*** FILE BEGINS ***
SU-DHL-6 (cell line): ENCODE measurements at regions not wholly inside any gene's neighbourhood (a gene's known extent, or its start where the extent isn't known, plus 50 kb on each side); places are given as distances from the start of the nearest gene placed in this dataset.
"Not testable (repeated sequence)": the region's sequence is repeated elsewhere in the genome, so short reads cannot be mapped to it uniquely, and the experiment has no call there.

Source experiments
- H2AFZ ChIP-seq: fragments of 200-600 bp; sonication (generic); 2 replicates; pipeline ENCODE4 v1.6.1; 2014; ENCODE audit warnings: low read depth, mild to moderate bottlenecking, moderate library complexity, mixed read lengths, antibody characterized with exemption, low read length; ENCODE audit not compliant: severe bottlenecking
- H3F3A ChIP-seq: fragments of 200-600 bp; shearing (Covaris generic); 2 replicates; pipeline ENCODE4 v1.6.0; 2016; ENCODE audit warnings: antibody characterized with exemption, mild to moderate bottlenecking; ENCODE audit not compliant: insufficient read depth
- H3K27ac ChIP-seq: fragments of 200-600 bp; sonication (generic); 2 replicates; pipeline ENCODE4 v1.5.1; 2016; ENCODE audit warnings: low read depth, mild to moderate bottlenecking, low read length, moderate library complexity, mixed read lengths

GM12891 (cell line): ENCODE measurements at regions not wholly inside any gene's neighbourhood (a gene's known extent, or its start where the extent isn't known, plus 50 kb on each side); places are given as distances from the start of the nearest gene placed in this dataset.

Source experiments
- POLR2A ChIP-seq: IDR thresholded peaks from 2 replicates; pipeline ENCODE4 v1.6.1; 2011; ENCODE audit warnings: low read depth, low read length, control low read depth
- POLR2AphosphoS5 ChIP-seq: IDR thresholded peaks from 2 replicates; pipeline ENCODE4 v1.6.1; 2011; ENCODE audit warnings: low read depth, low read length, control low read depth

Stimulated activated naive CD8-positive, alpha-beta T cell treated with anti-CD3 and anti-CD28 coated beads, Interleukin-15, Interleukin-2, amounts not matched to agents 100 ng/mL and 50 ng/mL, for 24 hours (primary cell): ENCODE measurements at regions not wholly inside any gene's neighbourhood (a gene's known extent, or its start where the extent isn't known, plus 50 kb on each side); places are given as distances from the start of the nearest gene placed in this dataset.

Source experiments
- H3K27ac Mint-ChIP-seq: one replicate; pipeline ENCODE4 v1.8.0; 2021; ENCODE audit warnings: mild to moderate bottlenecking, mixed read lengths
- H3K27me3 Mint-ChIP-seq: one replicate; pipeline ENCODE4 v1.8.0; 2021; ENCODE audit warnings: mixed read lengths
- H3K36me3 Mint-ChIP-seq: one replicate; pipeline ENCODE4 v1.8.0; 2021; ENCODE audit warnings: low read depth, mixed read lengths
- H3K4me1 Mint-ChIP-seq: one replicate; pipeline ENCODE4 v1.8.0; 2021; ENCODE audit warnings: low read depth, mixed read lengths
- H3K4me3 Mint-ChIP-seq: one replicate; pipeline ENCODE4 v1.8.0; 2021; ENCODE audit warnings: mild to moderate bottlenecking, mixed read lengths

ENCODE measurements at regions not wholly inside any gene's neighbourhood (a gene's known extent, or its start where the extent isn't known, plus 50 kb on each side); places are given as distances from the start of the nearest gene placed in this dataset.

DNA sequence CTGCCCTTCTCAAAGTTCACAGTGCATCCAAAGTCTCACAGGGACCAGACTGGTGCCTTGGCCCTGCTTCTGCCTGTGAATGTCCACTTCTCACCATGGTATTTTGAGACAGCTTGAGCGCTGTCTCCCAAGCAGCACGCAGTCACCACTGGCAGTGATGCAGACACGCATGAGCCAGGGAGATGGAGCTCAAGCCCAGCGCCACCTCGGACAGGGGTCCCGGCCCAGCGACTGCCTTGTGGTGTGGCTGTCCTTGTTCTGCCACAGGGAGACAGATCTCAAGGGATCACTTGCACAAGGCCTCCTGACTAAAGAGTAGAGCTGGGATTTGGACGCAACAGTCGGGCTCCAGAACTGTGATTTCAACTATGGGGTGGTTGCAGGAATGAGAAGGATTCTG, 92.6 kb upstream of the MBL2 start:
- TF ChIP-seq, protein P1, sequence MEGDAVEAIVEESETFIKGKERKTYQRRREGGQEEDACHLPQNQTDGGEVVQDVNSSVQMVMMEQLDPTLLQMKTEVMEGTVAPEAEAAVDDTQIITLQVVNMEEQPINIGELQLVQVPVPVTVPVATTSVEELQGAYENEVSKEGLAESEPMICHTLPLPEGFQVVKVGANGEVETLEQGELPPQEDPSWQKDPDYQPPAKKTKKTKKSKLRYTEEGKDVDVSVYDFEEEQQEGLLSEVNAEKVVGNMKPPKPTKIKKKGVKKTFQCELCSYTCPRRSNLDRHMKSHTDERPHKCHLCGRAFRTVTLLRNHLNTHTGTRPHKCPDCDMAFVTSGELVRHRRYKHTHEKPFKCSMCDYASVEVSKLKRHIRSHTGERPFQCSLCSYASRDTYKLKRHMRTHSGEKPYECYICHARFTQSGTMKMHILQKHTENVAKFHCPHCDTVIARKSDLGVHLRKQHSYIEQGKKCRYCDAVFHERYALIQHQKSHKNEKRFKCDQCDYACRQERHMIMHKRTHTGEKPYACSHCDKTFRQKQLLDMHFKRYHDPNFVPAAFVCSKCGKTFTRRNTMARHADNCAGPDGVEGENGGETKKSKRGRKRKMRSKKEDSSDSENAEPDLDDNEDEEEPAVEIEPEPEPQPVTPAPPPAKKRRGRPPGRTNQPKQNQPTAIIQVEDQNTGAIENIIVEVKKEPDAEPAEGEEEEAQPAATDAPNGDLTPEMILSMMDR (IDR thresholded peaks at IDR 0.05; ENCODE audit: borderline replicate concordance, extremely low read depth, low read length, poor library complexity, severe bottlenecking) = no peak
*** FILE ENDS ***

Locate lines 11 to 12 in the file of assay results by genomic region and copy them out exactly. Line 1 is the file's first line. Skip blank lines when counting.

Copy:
Stimulated activated naive CD8-positive, alpha-beta T cell treated with anti-CD3 and anti-CD28 coated beads, Interleukin-15, Interleukin-2, amounts not matched to agents 100 ng/mL and 50 ng/mL, for 24 hours (primary cell): ENCODE measurements at regions not wholly inside any gene's neighbourhood (a gene's known extent, or its start where the extent isn't known, plus 50 kb on each side); places are given as distances from the start of the nearest gene placed in this dataset.

Source experiments